I hear tales of how marvelous code review is, but I've never had to participate on it in any sort of official setting (i.e. for a job, as a classroom assignment...) but I think this would be a good way to introduce the concept. It's often hard to spot mistakes in one's own code, so having to look for errors in someone else's tends to be easier, as well as letting people see alternative approaches to problems ("What's this syntax here, return i>0?list[i]:null? I've never seen this before").

I think that you could achieve your intended goal more easily simply by waiting. People naturally learn from their mistakes and I think that the wrong equals or no semicolon at the end of a line will stop fairly quickly.

As for written assessments, I think that it is next to useless to have a written syntax quiz to catch typographical errors and simple mistakes like these. Learning to catch these mistakes from error messages is almost as important as not making the mistakes in the first place. It's a lesson in how to read an error message as an added bonus.

You run the risk here of unduly penalising or discouraging students who have dyslexia or other issues which cause them to do badly with this type of trivial test. This sounds a little like the sort of tests that used to be used in job interviews, and are thought to be of little value now...

• and are thought to be of little value now Depends on who you ask. They're still quite common. (And in some respects I'm not very good at them, even though I'm a rather proficient coder). – Draco18s no longer trusts SE Jun 23 '17 at 16:34
• Well, they're good in that the people who refuse to do them are worth interviewing... – Sean Houlihane Jun 23 '17 at 16:36
• Not necessarily there either. People can refuse because they know that the measure of the test is pointless or they might refuse because they know that they aren't any good at programming. In either case the result is equivalent to, "This scores Banana out of Ten." – Draco18s no longer trusts SE Jun 23 '17 at 16:51

Some syntax (and symnantic) errors can produce apparently runnable programs that on casual testing even appear to be correct. At a certain level, it may be useful to quiz students to see if they can produce syntax (one to maybe 3 or 4 LOC) that is correct by inspection in these areas.

I first programmed (FORTRAN IV) in 1972. At the time, the main program "editor" was a key punch machine that punched 80 column cards. You assembled [1] a deck with your program and certain control cards, possibly even including a copy of the Fortran Compiler into a deck and you submitted your deck at a window to another person. In a small shop, that person might be the operator and the computer might even be visible somewhere behind the operator - through a window, as computers were noisy and had to be enclosed. Twenty four hours later, you picked up the results at a window.

If there was any error in your program (or elsewhere in the deck), what you got was a failure report and went back to the keypunch to correct it. When done, you started another twenty four hour cycle.

As you can imagine, getting the syntax correct the first time was extremely important.

Now, I program using Eclipse. The system is so efficient that it finds and highlights my syntax errors as I make them. It also finds and maybe corrects lexical (spelling) errors. It completes statement blocks and indents as I go.

There are two lessons here. One is that "getting the syntax right the first time" was much more critical then than now. But also, Eclipse error highlighting and correction actually teaches the student over time not to make the mistakes that are the least important of all. Semantic and intent mistakes are what we need to focus on, and what the teaching (and grading) should focus on, not the kinds of things that tools like eclipse can (a) find/correct and (b) teach us incrementally.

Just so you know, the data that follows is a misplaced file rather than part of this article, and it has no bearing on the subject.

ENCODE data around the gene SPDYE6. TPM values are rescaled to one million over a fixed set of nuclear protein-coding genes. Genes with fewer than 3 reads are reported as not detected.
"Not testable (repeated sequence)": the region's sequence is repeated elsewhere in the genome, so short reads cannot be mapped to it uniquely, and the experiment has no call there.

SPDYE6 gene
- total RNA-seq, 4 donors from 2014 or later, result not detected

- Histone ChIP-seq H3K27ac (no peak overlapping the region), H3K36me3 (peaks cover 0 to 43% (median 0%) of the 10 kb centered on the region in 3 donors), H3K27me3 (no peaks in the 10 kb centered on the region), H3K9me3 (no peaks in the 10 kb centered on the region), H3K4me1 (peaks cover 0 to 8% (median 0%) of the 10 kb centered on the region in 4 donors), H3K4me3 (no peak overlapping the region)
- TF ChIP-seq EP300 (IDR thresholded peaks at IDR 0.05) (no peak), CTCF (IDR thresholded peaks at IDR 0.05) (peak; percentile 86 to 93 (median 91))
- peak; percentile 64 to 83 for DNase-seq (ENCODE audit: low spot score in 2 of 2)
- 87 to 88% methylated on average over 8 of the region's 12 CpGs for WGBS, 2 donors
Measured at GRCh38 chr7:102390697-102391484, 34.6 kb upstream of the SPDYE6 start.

It is useful to be able to write code by hand. Sometimes you are on a bus and need to capture an idea and all you have available is a pencil and paper. But you don't need perfect syntax to capture the idea.

The answer here from Peter notes that in some extremely important tests, students will need to write out code by hand. But the comments currently listed with it also indicate (correctly IMO) that the grading is very gentle on the kinds of things that tools can help us with.

tl;dr: Use good tools in teaching. Focus on the higher level concepts and let the tools correct errors of the formal language as well as help the students see what they should have written.

If you want them to really learn to get the syntax right the first time, use a key punch and 24 hour turnaround. Other forms of abuse might work just as well. But.... well, no, don't do that.

[1] The term assembler (or assembly) language comes from this physical construction of a card deck.

• At the times, the feedback loop (punch-cards / submit / get the result) was so slow that tracing examples by hand was seen as a viable option for the debugging, even for complicated programs. And trying the modified version. Took lot of time, but was faster than wasting the next compilation batch for remaining stupid mistakes. – Michel Billaud May 28 '18 at 9:19
• "At the risk of sounding like the old guy reminiscing about the good old days that were not really so good" => Hand check the program before running it. blogs.msdn.microsoft.com/alfredth/2007/06/22/… – Michel Billaud May 28 '18 at 9:23
• @MichelBillaud, yes, how painful it was. Though I also seem to remember that desk checking was something we recommended to students, but didn't actually do ourselves. We were infallible, of course, or thought it to be so. ;-) – Buffy May 29 '18 at 12:50
• Actually, unit test does the job – Michel Billaud May 29 '18 at 16:42